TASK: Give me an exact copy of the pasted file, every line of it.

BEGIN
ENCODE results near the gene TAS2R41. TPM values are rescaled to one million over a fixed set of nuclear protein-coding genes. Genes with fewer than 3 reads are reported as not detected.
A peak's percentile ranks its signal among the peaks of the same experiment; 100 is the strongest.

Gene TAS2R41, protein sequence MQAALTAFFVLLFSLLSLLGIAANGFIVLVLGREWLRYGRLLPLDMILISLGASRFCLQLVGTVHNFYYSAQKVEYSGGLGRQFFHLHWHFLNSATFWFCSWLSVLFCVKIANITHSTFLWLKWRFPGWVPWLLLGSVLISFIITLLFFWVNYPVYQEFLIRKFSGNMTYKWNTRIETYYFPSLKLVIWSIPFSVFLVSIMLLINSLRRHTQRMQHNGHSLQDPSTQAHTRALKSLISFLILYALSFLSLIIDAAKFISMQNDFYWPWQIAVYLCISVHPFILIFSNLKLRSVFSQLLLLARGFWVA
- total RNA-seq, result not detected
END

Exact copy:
ENCODE results near the gene TAS2R41. TPM values are rescaled to one million over a fixed set of nuclear protein-coding genes. Genes with fewer than 3 reads are reported as not detected.
A peak's percentile ranks its signal among the peaks of the same experiment; 100 is the strongest.

Gene TAS2R41, protein sequence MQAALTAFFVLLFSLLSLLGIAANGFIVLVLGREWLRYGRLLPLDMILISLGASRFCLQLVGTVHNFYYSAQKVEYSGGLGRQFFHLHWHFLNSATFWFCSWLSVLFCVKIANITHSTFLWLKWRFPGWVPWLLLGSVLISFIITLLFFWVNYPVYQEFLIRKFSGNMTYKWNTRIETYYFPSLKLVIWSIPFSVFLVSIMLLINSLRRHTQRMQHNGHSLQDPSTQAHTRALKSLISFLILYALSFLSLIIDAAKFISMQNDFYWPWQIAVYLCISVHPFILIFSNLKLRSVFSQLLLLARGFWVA
- total RNA-seq, result not detected